Tonight, Creepy Ephemera brings you a frighteningly true ghost story, one about a cruel and dreadful red beast. On the back of that evil monster rode satan, the master of darkness himself. The beast was called the Red Ghost, and it came to violently murder the innocent before it disappeared into the desert like a hellish phantom.
It was 1883. Two families lived together on a plot of land in Eagle Creek, Arizona. Their water came from a spring nearby, located in a thicket of willow trees. The men of the family had ventured off for the day to count what sheep remained after Apache raids.
The two women were together, seemingly safe, tending to their children within their simple adobe home as their dog circled around outside. It was morning and the air was crisp and still. One of the women stepped out to retrieve some fresh water. She walked out slowly towards the nearby grove of trees, several yards away. She glanced around, checking for signs of movement. She sensed no danger. Within sight of their homestead, there was nothing but some shrubs and tress across the vast desert landscape. She carefully moved into the gathering of dense white trees and made her way to the spring when—!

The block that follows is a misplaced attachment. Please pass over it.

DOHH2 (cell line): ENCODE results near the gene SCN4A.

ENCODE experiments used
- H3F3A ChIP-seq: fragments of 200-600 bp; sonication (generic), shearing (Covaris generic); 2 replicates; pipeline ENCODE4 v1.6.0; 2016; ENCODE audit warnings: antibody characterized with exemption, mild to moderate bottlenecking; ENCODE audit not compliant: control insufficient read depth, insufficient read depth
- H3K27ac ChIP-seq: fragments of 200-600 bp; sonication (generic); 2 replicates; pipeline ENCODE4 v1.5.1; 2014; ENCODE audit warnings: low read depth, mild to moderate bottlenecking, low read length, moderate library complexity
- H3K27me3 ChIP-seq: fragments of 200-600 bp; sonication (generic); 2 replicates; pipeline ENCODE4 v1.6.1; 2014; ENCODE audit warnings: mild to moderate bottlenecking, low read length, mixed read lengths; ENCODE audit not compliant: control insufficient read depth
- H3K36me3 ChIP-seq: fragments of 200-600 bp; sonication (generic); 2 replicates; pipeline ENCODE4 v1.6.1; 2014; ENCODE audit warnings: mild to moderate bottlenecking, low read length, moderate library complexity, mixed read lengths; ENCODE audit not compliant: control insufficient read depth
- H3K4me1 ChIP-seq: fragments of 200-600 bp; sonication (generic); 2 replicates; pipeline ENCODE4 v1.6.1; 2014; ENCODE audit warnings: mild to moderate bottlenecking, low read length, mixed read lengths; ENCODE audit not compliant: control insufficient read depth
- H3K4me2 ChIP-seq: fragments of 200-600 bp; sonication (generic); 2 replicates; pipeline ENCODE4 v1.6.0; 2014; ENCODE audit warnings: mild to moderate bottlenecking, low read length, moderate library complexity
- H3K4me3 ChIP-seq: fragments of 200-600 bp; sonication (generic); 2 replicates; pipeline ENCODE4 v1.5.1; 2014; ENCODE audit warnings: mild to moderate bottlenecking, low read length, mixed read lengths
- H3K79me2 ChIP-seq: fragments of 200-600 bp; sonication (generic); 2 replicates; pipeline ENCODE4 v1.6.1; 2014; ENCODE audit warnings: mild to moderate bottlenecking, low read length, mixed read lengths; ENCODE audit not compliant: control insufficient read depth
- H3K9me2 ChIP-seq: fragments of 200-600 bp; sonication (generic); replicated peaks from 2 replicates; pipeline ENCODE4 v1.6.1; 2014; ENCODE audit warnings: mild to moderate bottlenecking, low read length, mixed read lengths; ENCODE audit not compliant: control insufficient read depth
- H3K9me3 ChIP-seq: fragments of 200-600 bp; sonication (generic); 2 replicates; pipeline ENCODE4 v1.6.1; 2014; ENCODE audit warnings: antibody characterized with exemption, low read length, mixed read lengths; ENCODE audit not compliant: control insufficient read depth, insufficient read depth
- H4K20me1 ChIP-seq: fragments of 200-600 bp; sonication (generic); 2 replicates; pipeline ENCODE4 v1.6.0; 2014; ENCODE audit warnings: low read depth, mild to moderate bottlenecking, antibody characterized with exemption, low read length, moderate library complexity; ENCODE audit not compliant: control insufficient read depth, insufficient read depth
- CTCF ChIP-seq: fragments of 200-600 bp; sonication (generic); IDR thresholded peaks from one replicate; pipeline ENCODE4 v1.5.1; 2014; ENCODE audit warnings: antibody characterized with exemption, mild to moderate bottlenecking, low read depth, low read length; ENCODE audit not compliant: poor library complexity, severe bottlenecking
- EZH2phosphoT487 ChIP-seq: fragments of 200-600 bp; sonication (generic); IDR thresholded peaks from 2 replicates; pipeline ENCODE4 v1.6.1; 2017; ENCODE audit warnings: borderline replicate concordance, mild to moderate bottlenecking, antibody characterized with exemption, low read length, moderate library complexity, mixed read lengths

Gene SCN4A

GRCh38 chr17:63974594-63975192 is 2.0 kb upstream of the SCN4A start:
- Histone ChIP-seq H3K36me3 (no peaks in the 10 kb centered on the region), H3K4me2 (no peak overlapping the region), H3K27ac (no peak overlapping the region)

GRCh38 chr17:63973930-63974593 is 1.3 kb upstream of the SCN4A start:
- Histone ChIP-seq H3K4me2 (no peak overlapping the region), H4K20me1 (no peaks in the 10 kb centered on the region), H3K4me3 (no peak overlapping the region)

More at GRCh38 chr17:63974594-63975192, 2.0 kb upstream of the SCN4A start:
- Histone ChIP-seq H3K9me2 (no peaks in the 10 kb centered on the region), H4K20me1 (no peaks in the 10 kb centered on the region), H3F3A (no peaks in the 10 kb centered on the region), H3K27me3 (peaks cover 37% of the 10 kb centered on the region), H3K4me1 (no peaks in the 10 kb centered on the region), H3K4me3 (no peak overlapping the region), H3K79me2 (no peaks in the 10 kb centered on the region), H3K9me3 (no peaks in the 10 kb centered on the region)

Back inside, the other woman heard the dog start barking frantically. A split second later, the air was pierced with a terrible, “AHHHHH!” The woman ran to the window, scared, expecting the worst: an Apache raid. But what she glimpsed was infinitely more terrifying—there stood the devil, on the back of an enormous red monster, come to take them all! As the screams continued, she barricaded the house to protect herself and the children. She started praying frantically. Then, in a moment just as sudden, the screams stopped. She prayed harder.